As I looked down my float shot under… And it stayed under. After three seconds, I braced myself and struck extremely hard to my left. The hook went home and I knew instantly that the fish was big. Possibly a prince. It immediately made a sprint towards the tangled lily beds on my right. Coming up fast from the bottom now, it surfaced and pulled my rod tip down to the level of the water. I could not hold it. Line (of 10lbs breaking strain) peeled out of the reel in sudden, ungainly screams as it power-dived at least four feet into the beds. Once in the pads the fish submerged again, taking me down deep, deep into the lily roots and the world below. One tactic alone had saved me: at the moment it had entered the beds, I made the decision to hoist the full length of the rod out and over the pads. Because of this, considerably less line was exposed to the roots. The rod tip had just made the clear water as the fish started digging beneath me. I released a little more line and with what was spare I angled the rod higher- up to about 45 degrees- in order to gain leverage. The creature felt this and went beserk. Every lily in the vicinity shook from its roots up to its buds. At this point I held firm and gave no line. It was do or die. The rod would either absorb the shock or the line would snap… After thirty seconds of this, I still had direct contact and my opponent was tiring. But then suddenly the tench made a break for it- leaving the lilies as powerfully as it had entered them and sallying forth out into the wider channel. Open water. I gave line until it was well clear. Then I brought the rod back from the lilies and held it as far to the left of me as I could. I now had the angle. The fish knew it and tried to charge back into the chasm of pads. But this time I closed down and didn’t give an inch. The rod absorbed three violent pulls as it tried to re-enter. The tackle held, forcing the fish to give up and return to the main channel… It was over. I angled the rod high and let it cushion the last runs until the fish had exhausted itself on the open water. I then commenced pumping and reeling and after a few seconds the fish came into the net on its side like a half-sunk tug boat. A male; the biggest male tench I have ever caught at 6lbs 9oz. And also the most perfectly formed. By now a great coastal fog was enveloping everything around us so I quickly weighed him and took a photo.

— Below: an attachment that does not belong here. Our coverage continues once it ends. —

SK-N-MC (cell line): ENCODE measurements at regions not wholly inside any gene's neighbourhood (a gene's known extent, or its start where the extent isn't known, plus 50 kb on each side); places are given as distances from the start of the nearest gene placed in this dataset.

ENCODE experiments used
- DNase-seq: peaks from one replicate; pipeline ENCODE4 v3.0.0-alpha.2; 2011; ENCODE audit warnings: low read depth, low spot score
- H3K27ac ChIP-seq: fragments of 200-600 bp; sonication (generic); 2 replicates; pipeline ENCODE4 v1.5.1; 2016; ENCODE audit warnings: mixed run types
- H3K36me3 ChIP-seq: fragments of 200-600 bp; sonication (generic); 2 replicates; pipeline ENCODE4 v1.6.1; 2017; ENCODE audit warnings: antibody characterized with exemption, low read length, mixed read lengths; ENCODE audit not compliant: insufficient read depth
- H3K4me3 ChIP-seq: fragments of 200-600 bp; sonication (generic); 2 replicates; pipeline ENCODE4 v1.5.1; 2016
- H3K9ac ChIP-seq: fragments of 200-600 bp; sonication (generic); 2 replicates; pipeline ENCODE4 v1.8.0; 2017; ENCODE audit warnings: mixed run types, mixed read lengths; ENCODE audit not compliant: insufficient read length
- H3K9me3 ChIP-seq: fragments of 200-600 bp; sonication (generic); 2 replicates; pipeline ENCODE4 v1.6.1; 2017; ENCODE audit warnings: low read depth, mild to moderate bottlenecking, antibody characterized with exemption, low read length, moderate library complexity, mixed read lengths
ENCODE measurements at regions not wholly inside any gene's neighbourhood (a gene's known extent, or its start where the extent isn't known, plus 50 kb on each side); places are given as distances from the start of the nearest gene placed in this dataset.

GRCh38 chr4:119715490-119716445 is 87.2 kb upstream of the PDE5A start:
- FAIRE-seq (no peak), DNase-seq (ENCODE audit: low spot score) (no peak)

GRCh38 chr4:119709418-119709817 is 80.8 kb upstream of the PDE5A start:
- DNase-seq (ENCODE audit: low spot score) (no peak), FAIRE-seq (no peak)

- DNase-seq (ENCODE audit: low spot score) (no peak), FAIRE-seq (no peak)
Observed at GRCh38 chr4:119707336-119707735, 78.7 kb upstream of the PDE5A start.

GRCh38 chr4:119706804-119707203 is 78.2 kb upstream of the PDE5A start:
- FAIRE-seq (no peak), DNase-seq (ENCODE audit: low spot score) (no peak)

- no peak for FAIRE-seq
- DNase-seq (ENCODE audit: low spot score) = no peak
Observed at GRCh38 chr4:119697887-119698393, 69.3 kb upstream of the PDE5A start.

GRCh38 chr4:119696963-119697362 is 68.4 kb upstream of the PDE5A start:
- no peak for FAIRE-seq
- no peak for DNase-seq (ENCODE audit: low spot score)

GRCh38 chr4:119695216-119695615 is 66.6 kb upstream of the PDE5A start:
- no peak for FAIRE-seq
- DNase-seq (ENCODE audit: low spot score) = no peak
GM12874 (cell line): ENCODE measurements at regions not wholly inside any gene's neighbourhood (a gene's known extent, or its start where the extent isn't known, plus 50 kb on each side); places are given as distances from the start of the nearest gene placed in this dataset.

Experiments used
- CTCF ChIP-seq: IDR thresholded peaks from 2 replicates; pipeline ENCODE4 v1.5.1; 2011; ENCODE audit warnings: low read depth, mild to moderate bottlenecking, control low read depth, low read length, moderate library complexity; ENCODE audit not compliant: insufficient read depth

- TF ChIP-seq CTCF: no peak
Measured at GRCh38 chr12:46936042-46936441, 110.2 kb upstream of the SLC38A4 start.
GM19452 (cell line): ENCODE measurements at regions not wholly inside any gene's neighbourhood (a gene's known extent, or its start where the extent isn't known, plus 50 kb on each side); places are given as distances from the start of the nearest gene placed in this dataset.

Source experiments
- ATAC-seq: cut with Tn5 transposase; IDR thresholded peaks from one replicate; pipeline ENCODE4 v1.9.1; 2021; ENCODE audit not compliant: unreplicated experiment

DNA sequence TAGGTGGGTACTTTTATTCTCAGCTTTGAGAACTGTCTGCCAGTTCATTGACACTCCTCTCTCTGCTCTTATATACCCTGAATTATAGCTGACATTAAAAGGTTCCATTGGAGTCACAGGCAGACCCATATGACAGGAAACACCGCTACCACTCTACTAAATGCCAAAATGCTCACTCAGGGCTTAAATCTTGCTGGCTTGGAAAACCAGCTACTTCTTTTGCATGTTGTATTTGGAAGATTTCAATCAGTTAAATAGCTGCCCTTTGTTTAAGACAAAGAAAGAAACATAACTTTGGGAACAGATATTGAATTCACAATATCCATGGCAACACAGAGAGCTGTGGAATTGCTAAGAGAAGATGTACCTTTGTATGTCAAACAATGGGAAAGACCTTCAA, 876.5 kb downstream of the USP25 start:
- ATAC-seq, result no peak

Just as Mick had told me, the fish stared at me until I had to look away. At which point I could feel the entire marsh watching me.

 

7-tug-boat-realised
6lbs 9oz marsh tench caught in the fog. I’ve caught lots of tench over ‘6’ before using a float but never a male and never one this long… But still he’s only a ‘Prince’…

 

I returned two dusks later and hooked an even bigger fish. I didn’t land it. Nor did it snag me or slip the hook. It simply charged off and snapped the line with brute force. I know it was a tench; like the previous fish it surfaced as it ran and I saw its massive olive shoulders and peat-green head. It was one of the resident ‘Queen’ tench and possibly ten pounds in weight. I don’t think in my life time I shall ever hook a stronger fish in that weight class- be it pike, salmon or bass.